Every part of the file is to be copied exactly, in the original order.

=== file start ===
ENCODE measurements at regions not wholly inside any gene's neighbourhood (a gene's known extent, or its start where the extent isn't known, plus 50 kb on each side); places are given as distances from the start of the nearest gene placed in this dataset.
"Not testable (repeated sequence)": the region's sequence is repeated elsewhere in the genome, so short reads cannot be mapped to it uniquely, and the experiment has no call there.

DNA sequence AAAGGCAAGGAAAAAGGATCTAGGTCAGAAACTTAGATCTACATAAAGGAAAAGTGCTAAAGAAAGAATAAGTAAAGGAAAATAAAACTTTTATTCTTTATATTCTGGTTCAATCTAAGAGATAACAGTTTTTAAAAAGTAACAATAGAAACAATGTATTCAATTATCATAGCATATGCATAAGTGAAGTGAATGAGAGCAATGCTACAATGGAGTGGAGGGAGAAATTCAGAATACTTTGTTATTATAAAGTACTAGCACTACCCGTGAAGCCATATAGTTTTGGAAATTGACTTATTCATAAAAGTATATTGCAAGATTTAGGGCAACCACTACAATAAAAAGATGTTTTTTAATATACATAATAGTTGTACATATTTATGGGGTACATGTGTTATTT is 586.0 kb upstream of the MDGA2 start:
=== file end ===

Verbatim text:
ENCODE measurements at regions not wholly inside any gene's neighbourhood (a gene's known extent, or its start where the extent isn't known, plus 50 kb on each side); places are given as distances from the start of the nearest gene placed in this dataset.
"Not testable (repeated sequence)": the region's sequence is repeated elsewhere in the genome, so short reads cannot be mapped to it uniquely, and the experiment has no call there.

DNA sequence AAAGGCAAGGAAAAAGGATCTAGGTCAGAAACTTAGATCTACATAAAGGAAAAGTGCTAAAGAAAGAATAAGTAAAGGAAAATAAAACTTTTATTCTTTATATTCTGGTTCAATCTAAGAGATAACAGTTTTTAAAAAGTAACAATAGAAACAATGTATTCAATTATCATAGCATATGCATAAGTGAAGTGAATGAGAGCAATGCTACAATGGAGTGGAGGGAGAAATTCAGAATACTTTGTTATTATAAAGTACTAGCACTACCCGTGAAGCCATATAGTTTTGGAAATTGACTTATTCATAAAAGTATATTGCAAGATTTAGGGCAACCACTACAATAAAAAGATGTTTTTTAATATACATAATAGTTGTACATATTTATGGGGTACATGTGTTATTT is 586.0 kb upstream of the MDGA2 start: